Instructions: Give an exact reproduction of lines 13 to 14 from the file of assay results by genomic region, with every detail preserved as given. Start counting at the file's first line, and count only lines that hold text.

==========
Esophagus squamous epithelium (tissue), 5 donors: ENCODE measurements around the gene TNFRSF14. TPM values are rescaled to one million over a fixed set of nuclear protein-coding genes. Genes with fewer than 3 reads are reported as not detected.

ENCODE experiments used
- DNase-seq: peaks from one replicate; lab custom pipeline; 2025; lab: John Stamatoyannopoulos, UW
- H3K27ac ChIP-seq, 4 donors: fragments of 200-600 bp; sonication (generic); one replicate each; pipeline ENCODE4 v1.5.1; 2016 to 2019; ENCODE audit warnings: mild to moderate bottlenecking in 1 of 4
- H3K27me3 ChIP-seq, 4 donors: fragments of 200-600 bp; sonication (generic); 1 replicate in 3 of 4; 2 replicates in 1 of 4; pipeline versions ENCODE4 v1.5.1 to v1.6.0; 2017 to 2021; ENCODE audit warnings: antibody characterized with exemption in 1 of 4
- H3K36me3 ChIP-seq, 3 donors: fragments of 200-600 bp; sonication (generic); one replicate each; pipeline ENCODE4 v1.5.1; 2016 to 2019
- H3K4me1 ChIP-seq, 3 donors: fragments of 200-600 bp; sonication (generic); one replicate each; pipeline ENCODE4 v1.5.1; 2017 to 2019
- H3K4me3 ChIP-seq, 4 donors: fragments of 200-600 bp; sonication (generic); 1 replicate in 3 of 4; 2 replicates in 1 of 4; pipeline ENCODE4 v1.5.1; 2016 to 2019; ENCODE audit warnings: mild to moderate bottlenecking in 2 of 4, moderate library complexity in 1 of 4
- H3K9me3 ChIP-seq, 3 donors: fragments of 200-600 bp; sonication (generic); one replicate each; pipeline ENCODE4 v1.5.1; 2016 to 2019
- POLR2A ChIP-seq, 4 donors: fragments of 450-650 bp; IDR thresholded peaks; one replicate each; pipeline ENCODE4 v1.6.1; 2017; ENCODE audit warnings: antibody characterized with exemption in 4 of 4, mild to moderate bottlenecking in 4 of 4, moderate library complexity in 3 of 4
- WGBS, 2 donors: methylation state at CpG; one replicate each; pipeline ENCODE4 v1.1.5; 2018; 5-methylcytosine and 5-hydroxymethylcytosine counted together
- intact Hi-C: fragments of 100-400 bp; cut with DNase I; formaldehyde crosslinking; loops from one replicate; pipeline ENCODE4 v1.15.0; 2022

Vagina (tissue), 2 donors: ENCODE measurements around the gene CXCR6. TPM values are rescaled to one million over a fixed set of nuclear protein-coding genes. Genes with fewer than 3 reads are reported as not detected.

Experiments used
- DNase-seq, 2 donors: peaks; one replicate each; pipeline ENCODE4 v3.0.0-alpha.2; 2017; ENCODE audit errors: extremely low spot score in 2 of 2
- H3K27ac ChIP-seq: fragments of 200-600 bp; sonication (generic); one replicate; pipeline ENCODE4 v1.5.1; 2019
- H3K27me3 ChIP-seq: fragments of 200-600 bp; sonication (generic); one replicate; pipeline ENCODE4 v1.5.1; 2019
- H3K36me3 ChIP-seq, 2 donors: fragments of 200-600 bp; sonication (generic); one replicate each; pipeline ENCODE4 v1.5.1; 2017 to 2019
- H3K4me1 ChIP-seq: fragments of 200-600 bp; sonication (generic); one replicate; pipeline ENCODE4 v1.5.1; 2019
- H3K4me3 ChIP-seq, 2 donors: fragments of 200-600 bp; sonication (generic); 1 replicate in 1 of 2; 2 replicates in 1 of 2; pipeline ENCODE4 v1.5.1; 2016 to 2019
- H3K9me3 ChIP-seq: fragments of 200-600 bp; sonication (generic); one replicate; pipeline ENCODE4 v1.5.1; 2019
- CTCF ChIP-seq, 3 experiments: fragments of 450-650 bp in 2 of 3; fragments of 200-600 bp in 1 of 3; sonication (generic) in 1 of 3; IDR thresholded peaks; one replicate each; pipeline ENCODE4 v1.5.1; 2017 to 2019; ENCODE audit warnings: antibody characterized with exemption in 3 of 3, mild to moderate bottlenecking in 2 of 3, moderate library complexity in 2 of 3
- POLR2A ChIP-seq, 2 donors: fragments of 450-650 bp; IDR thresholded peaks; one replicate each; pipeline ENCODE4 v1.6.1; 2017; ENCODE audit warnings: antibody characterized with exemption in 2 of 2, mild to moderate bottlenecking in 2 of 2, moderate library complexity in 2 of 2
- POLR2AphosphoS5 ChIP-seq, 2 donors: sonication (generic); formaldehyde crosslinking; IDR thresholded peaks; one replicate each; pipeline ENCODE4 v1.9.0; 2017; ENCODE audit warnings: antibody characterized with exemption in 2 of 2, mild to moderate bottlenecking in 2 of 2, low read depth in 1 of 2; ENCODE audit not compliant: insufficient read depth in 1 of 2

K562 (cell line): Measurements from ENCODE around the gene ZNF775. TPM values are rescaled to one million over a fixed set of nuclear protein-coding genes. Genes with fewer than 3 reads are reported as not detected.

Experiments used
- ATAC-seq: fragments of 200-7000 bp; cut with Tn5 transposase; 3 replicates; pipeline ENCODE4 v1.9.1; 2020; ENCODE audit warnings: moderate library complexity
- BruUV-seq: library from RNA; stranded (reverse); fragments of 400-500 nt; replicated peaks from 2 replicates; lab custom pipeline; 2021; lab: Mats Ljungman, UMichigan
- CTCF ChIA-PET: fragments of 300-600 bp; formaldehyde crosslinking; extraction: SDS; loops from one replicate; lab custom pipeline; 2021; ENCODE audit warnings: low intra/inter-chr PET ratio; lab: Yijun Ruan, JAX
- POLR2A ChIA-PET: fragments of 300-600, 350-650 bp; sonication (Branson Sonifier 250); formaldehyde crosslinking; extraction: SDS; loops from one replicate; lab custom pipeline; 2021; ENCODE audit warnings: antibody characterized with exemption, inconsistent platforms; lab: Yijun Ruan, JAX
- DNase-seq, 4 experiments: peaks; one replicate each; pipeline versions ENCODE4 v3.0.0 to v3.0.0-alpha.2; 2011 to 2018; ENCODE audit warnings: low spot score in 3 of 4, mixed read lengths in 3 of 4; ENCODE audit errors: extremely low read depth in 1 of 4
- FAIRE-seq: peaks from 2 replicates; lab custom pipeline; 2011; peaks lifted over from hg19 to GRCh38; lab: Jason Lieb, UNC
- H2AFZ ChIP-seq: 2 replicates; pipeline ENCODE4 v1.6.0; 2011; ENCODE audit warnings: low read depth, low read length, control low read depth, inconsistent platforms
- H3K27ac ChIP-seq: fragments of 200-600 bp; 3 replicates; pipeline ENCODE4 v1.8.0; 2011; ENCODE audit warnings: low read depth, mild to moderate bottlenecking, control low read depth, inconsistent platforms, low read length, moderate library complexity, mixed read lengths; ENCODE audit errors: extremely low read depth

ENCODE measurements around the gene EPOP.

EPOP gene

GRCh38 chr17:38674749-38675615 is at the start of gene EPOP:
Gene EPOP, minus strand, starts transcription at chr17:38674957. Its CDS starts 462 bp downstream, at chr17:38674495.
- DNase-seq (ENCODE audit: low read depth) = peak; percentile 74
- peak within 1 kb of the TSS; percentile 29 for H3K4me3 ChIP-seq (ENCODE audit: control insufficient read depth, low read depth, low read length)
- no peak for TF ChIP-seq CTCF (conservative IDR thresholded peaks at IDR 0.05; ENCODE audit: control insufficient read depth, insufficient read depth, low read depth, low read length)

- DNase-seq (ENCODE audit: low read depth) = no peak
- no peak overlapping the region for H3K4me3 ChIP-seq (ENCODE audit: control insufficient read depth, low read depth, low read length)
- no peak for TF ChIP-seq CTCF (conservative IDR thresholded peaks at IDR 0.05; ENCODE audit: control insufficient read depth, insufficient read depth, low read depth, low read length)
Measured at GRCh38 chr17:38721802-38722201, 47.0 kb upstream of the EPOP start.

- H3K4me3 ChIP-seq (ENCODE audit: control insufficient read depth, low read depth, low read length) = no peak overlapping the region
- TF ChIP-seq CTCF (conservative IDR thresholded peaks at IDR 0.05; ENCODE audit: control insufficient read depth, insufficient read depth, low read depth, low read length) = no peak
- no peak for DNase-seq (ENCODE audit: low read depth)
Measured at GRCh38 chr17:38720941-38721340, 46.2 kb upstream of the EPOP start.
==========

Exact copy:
Vagina (tissue), 2 donors: ENCODE measurements around the gene CXCR6. TPM values are rescaled to one million over a fixed set of nuclear protein-coding genes. Genes with fewer than 3 reads are reported as not detected.

Experiments used